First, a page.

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Inefficient inventory management can have disastrous effects on your intercity bus company. Even the most carefully crafted Excel spreadsheet is not enough to keep track of your seat inventory. Failing to depict the demand can result in buses leaving almost empty. And overbooking can backfire and leave you to deal with angry customers. You can avoid these issues with well-planned inventory management.

In this post, we examine every aspect of inventory management in intercity bus industry to show how it could benefit your business.

What Is Inventory Management?

In a broad sense, inventory is a set of goods or material that a business has and uses with the ultimate goal of selling or otherwise making money out of it. The primary goal of inventory management is to control and oversee this inventory to ensure its availability and range. Also, to sell it to the right customer at the right time with the right price.

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The peculiarity of inventory in the travel industry at large (including airlines and hotels) is that this inventory is perishable. That is, its usefulness has a clear deadline. If the product is not used, it loses its value. So, for example, if a hotel room remains vacant on a given night, the chances of getting revenue from that room, on that specific night, are lost.

In the passenger transport industry, in particular, inventory refers to the seats available between specific origin and destination. Hence, seat inventory management is the process of controlling the availability and property of seats with the goal of maximizing revenue per departures.

Even within the passenger transport industry, there are significant differences in handling inventory management. For example, in the airline industry, seat inventory control is the process of allocating seats among different fare classes on a flight, where there is only one origin-destination pair. In the bus industry, fare classes are traditionally not so relevant. Yet each departure usually covers more than one origin-destination pair. So, in this case, seat inventory management must handle seat allocation control in a particular trip segment out of many.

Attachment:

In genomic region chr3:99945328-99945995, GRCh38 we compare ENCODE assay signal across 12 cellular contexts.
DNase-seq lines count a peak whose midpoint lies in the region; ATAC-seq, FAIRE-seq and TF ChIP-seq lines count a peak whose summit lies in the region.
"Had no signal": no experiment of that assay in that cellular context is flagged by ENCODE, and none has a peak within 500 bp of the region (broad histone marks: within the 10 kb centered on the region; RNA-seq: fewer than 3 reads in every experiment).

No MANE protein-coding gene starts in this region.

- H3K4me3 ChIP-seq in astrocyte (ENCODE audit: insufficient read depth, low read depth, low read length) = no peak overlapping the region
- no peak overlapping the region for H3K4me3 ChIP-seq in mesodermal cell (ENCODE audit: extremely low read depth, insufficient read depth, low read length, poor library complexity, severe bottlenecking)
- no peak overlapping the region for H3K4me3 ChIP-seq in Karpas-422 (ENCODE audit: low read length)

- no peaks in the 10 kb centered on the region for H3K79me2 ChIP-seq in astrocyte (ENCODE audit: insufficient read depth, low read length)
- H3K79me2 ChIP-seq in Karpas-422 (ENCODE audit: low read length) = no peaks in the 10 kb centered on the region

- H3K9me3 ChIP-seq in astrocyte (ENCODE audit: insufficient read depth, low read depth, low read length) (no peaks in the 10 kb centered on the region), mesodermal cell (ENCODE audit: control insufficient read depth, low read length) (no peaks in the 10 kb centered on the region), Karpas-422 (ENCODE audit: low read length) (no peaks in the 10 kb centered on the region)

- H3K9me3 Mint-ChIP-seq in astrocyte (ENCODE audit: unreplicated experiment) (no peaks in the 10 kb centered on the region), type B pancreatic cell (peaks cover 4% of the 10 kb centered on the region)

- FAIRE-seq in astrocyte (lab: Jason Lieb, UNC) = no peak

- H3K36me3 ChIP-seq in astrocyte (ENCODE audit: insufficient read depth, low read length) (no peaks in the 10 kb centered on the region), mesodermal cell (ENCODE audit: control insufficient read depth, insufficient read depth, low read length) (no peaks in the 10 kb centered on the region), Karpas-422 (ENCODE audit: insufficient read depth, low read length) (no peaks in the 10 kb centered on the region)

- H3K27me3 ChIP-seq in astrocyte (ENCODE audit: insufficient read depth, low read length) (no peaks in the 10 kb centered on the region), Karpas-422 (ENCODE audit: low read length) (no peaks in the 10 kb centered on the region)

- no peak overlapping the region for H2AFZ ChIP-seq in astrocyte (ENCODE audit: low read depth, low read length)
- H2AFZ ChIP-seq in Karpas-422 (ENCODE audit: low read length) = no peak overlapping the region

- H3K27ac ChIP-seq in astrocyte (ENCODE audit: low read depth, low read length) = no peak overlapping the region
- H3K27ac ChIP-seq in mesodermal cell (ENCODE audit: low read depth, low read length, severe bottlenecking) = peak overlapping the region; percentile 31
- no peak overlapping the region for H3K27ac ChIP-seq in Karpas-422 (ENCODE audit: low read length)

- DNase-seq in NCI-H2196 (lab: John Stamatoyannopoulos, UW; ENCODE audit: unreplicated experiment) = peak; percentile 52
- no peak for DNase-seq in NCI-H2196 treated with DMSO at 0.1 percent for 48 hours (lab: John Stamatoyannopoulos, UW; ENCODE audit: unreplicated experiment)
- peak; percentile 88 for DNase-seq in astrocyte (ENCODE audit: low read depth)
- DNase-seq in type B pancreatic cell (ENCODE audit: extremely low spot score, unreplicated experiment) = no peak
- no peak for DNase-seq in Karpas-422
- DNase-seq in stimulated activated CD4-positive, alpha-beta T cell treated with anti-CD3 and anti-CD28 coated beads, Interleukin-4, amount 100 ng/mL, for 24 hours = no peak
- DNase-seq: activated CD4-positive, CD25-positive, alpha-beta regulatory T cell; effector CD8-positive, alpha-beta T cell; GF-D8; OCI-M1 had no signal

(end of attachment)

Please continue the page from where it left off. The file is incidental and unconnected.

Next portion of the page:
This critical difference introduces the primary challenge of inventory management for the long-distance coach industry.

Challenges of Applying Inventory Management in the Intercity Bus Industry

Let’s take a closer look at all the challenges of applying inventory management in the intercity bus industry.

Stops

In the bus industry there can be, and generally there are, more than two stops along the route. Trips are usually not performed from point A to point B, but from A to F with stops B, C, etc. in between.

For this reason, the complexity of seat inventory management on a particular departure can be quite challenging: you must be able to cover many origin-destination and availability combinations per trip. If there are six stops, for example, there are 15 possible origin-destination combinations that a passenger can reserve. With every added stop, the possible combinations grow exponentially.

An efficient inventory management system for bus operators has to be able to oversee the availability of each seat for each segment of the trip.

Seat availability

In high-demand routes, having a real-time overview of available seats could have a significant business impact.